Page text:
July 17, 2019 Practice Points

Homeowner Must Arbitrate Roofing Dispute

An agent can bind a principal to an arbitration agreement just like any other contract.

By J. Kent Holland, Jr.

A homeowners’ class action lawsuit against a roofing-shingle manufacturer was subject to mandatory arbitration because the homeowners, through their roofer, had opened and used the shingles that clearly stated on their packaging that any disputes were to be arbitrated. The homeowners’ grant of express authority to their roofers to buy and install the shingles necessarily included the act of accepting purchase terms on the homeowners’ behalf, including terms re arbitration. Dye v. Tamko Building Products, 2018 WL 5729085, U.S. Court of Appeals, (11th Cir., 2018).

The homeowners contracted with a roofer to replace the shingles on their home. Their contract included delegating to the roofer the responsibility to buy shingles. A dispute about the shingles arose and the homeowners brought a class action against Tamko, the shingles manufacturer, who responded with a motion to compel arbitration, which the trial court granted. 

On appeal, two principal issues were considered by the Eleventh Circuit. The first was whether the arbitration provision printed on the shingles wrapper constituted an offer and acceptance creating a binding contract provision. The second was whether the homeowners could avoid the arbitration requirement since they themselves did not purchase the shingles directly from the supplier.

Each package wrapper displayed the all-capped word “IMPORTANT” and warned the purchaser:

MANDATORY BINDING ARBITRATION: EVERY CLAIM, CONTROVERSY, OR DISPUTE OF ANY KIND WHATSOEVER (EACH AN “ACTION”) BETWEEN YOU AND TAMKO (INCLUDING ANY OF TAMKO’S EMPLOYEES AND AGENTS) RELATING TO OR ARISING OUT OF THE PRODUCT SHALL BE RESOLVED BY FINAL AND BINDING ARBITRATION, REGARDLESS OF WHETHER THE ACTION SOUNDS IN WARRANTY, CONTRACT, STATUTE, OR ANY OTHER LEGAL OR EQUITABLE THEORY.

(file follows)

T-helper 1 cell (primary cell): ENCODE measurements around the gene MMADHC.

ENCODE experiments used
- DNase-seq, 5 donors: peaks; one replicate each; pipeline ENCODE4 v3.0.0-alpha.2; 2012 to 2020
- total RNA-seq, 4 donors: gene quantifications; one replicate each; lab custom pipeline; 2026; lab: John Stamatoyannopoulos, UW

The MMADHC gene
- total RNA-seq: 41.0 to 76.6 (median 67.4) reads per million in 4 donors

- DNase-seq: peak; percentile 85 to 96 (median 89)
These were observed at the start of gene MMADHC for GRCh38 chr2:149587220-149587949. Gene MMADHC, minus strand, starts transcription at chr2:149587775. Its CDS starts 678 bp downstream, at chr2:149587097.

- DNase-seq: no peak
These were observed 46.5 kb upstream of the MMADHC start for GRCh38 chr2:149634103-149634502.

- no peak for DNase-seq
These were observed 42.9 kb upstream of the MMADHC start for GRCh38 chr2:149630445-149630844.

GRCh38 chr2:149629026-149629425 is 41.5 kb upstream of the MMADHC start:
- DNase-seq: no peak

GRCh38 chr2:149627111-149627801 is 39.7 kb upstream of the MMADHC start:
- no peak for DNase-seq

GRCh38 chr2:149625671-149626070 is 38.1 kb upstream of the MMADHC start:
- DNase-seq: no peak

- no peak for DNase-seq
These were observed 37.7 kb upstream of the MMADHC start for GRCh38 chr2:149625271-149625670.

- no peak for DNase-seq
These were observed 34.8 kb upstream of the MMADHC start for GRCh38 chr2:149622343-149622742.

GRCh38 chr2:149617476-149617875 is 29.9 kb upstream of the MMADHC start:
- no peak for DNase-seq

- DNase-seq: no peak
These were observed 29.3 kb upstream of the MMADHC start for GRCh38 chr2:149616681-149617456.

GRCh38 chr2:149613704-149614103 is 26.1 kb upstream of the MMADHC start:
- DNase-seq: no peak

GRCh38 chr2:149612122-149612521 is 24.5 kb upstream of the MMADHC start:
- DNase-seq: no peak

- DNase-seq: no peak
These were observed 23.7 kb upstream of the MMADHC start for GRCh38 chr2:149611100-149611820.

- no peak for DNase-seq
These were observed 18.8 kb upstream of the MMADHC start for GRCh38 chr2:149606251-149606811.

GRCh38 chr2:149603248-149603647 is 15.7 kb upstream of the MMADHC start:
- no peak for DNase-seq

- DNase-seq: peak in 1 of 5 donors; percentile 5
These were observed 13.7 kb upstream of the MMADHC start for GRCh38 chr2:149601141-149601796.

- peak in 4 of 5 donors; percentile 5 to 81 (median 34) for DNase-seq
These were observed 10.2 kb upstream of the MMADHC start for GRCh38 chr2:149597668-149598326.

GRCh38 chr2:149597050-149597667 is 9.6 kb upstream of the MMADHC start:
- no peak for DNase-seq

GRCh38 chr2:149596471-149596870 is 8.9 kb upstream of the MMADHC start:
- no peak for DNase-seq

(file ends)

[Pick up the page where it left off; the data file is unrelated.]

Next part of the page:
The warranty further specified that any action against Tamko must be arbitrated individually rather than as part of a consolidated or class action:

ANY ACTION BROUGHT BY YOU AGAINST TAMKO WILL BE ARBITRATED (OR, IF ARBITRATION OF THE ACTION IS NOT PERMITTED BY LAW, LITIGATED) INDIVIDUALLY AND YOU WILL NOT CONSOLIDATE, OR SEEK CLASS TREATMENT FOR, ANY ACTION UNLESS PREVIOUSLY AGREED TO IN WRITING BY BOTH TAMKO AND YOU.

The trial court had dismissed the lawsuit and required actions to be brought by individual homeowners through arbitration instead of by class action. The Eleventh Circuit affirmed, holding that the shingle wrappers conveyed a valid offer of contract terms, which was accepted by the homeowners when their authorized roofers opened the packages on their behalf and installed the shingles.

The Eleventh Circuit stated that the packaging provided conspicuous notice of the offer, something a reasonable, objective person would understand to be an invitation to contract. The court compared the packaging notice to “shrink wrap” agreements that bind a software (or small-electronics) purchaser to an inside-the-box contract if they open the product and retain it for some specified time. The court pointed out that Tamko’s terms were available not only on its packaging but also on its website and over the telephone, “such that a diligent consumer could easily have discovered and reviewed them before or after purchase.”

At the end of the day, the point is simply this: modern consumers are on notice that products come with warranties and other terms and conditions of purchase. And they are free to research (or not), request (or not), and read (or not) those terms before unwrapping their purchases. As to the case before us, Florida law makes clear that providing conspicuously printed product packaging is an OK way to convey purchase terms. Florida consumers who purchase, open, and retain a product are thus bound in accordance with warranty terms conspicuously printed on that product’s packaging, whether they actually take the time to read them or not.

The fact that it was the roofer, and not the homeowner, that actually opened the packaging and installed the shingles made no difference to the applicability of the roofer’s terms. Because the homeowners expressly gave the roofer the task of purchasing the shingles, the roofer became an agent for the homeowners. The court stated that “An agent can bind a principal to an arbitration agreement just like any other contract.”

J. Kent Holland, Jr. is a construction lawyer and principal of ConstructionRisk, LLC in Tysons Corner, Virginia.


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